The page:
But the golf records do say you have to be playing by the official rules of golf for records to count. And scrambles are not played by the official rules of golf.

 

You had an amazing 2 shots, and I have no problem with you calling it an albatross, but there is a lot less pressure hitting shots in a scramble.

post #42 of 48
Quote:
Originally Posted by sacm3bill View Post


No one has said par should change based on handicap. I'm saying the tees he played from were appropriate for his handicap, in that the length of the hole was a legitimate par 5 for his handicap.
lol, not true. That's basically what Phil is saying. You have to determine each time you go out which holes the course has labeled incorrectly based on your own abilities. If you're a 12 handicap who can occasionally pop one out there past 300 then you have to adjust all par 5 holes under 500 to par 4s, and all par 3s under 120 to par 2.5s I guess?
post #43 of 48
Thread Starter 
Quote:
Originally Posted by sacm3bill View Post

 

But the golf records do say you have to be playing by the official rules of golf for records to count. And scrambles are not played by the official rules of golf.

 

You had an amazing 2 shots, and I have no problem with you calling it an albatross, but there is a lot less pressure hitting shots in a scramble.

 

But technically I did play by the official rules didn't I.  I hit my ball to a spot, hit the ball from that spot and it went into the hole.  What rule did I break?  I get the argument but it just doesn't hold.

 

Sure there was a lot of pressure.  We were 7 under going into hole 9 and I am a competitive person.  We had two shots from 140 out that had not even come close to the green.  I was arguably the best iron player of our 4.  There is water on the left and bunkers on the right. 

 

What does pressure matter anyway.  Do my weekday rounds not count because I am not sweating buckets after doubling the 4th hole?

post #44 of 48
Quote:
Originally Posted by iacas View Post

I don't care if you're stoned, confused, ... or playing left-handed.
Hey, what's this about comparing being stoned, confused or left-handed, and being put in the same context?

I resemble that remark b2_tongue.gif)
post #45 of 48
Quote:
Originally Posted by iacas View Post

P.S. The "frame of mind" argument is complete and utter crap IMO. Who cares if you're drunk - if you get a birdie, you got a birdie. I don't care if you're stoned, confused, sleepy, competing, showing off, goofing off, or playing left-handed.
Really? Maybe I just explained it wrong then. For me, it's totally different if I'm hitting a drive on a par 5 and I know that somebody on my team already hit one out there 250 in the fairway. No pressure now ... I can go ahead and try and cut the corner or swing like happy Gilmore if I want and still be totally relaxed while doing it. Same is true, to a lesser extent if there are still teammates to hit behind me. So even if I hit all the shots, the feat would still be a little less "mine" than if I was playing a regular round of golf. That's all I meant.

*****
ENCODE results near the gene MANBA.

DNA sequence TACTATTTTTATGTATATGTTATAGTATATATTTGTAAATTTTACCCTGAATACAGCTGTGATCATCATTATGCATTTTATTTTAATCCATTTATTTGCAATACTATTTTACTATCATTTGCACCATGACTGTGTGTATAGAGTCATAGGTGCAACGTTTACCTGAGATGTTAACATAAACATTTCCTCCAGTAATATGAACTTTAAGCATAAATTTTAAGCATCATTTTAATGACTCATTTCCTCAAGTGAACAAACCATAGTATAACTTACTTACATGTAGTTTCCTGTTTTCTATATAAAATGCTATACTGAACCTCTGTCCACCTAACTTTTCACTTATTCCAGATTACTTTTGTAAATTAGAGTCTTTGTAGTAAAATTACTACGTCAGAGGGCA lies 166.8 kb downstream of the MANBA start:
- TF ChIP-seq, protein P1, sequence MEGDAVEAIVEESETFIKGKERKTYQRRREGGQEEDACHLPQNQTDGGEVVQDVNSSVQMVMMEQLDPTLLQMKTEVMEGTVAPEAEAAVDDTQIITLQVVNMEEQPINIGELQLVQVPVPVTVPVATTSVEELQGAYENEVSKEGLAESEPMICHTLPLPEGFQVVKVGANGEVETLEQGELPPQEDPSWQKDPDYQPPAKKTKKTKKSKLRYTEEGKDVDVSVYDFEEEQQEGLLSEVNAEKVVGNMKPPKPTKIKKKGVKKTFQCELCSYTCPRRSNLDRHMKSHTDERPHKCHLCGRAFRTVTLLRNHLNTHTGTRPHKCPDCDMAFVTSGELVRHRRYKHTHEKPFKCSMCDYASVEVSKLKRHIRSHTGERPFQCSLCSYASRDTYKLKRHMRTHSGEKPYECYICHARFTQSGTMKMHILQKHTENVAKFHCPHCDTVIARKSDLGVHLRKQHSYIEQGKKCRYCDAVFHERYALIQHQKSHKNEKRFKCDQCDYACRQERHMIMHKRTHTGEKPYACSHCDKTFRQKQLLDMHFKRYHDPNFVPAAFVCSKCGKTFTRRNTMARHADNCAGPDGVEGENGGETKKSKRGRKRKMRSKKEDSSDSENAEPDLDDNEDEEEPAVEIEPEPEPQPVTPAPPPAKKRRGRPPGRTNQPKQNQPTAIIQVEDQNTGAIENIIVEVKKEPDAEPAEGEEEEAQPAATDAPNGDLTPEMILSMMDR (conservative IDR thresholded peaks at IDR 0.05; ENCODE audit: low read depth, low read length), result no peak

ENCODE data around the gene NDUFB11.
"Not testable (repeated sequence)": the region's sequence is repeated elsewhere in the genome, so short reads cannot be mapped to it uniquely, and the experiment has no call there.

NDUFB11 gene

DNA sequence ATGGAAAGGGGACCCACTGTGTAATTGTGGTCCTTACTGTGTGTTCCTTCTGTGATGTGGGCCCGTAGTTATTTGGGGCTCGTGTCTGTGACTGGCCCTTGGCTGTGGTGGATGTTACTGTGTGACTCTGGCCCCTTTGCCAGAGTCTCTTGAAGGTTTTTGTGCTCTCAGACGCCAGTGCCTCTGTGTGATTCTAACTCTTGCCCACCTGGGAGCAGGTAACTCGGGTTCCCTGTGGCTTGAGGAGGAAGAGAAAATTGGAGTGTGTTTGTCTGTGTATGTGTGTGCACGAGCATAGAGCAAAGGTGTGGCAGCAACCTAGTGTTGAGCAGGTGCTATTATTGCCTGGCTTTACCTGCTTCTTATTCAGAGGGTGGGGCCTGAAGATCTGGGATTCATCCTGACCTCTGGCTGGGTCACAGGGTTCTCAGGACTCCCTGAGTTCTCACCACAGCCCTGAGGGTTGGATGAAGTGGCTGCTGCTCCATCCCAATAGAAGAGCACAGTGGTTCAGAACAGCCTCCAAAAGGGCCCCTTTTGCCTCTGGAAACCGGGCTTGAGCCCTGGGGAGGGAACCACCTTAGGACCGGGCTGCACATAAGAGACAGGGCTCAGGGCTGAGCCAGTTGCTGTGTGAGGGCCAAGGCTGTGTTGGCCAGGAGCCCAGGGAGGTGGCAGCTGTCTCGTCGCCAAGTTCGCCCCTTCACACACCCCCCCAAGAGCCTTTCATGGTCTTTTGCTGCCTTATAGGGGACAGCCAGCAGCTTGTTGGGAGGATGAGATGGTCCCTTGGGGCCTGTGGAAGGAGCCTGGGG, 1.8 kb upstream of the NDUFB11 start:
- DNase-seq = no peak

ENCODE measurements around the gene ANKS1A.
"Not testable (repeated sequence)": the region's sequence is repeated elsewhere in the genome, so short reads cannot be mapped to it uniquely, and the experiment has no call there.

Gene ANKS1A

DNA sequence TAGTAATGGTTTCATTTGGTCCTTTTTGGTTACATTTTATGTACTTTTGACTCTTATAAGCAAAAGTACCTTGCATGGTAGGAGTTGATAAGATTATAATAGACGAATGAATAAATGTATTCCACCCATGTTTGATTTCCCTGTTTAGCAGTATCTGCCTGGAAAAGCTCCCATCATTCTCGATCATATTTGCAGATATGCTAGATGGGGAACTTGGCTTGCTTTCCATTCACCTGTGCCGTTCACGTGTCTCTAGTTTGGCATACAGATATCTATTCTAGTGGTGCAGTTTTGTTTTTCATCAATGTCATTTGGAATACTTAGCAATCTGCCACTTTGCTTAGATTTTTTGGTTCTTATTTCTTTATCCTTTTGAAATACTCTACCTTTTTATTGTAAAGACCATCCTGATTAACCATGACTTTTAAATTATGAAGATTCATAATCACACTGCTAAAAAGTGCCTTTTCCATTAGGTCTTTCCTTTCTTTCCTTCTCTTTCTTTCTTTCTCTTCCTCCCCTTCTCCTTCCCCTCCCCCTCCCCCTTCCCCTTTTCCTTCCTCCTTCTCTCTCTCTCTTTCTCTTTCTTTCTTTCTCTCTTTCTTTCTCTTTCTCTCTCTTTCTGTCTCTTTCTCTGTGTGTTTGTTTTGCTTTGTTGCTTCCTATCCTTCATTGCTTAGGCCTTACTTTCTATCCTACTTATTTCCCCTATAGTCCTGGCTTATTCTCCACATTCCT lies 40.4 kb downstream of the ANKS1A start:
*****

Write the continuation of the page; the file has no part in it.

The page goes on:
post #46 of 48
Quote:
Originally Posted by Golfingdad View Post

Really? Maybe I just explained it wrong then. For me, it's totally different if I'm hitting a drive on a par 5 and I know that somebody on my team already hit one out there 250 in the fairway. No pressure now ... I can go ahead and try and cut the corner or swing like happy Gilmore if I want and still be totally relaxed while doing it. Same is true, to a lesser extent if there are still teammates to hit behind me. So even if I hit all the shots, the feat would still be a little less "mine" than if I was playing a regular round of golf. That's all I meant.
 

I dunno. You still DID it, you know what I mean? If I get a hole in one playing a casual round with you, Drew, it's still a hole in one. It may not be a "tournament" hole in one, but who draws that line?

post #47 of 48
Quote:
Originally Posted by iacas View Post

 

I dunno. You still DID it, you know what I mean? If I get a hole in one playing a casual round with you, Drew, it's still a hole in one. It may not be a "tournament" hole in one, but who draws that line?

Yeah, that's true.  Here is an example to further illustrate my train of thought:  A par 3 over water with a pin tucked reallllly close to the water.  By myself, I'd take the extra club and shoot for the middle/back of the green just to make sure I cleared the water.  In a scramble, if somebody on my team is already on the middle of the green, then I'm going for the flag.  So if I happen to make a hole in one there, in my head I know that it's a hole in one I would never make (unless by accident) in a regular round.

 

Now, that said, if I'm being honest and I do that, I am counting it as a hole in one.  So, I guess .... you're right, frame of mind doesn't matter. :)  You still hit the shots.

post #48 of 48
Quote:
Originally Posted by Golfingdad View Post

Yeah, that's true.  Here is an example to further illustrate my train of thought:  A par 3 over water with a pin tucked reallllly close to the water.  By myself, I'd take the extra club and shoot for the middle/back of the green just to make sure I cleared the water.  In a scramble, if somebody on my team is already on the middle of the green, then I'm going for the flag.  So if I happen to make a hole in one there, in my head I know that it's a hole in one I would never make (unless by accident) in a regular round.

 

Now, that said, if I'm being honest and I do that, I am counting it as a hole in one.  So, I guess .... you're right, frame of mind doesn't matter. :)  You still hit the shots.

 

I would always just say: "I got a hole in one in a scramble once...it felt great."

 

That way there's no debate. You've already put the disclaimer in there. Haha.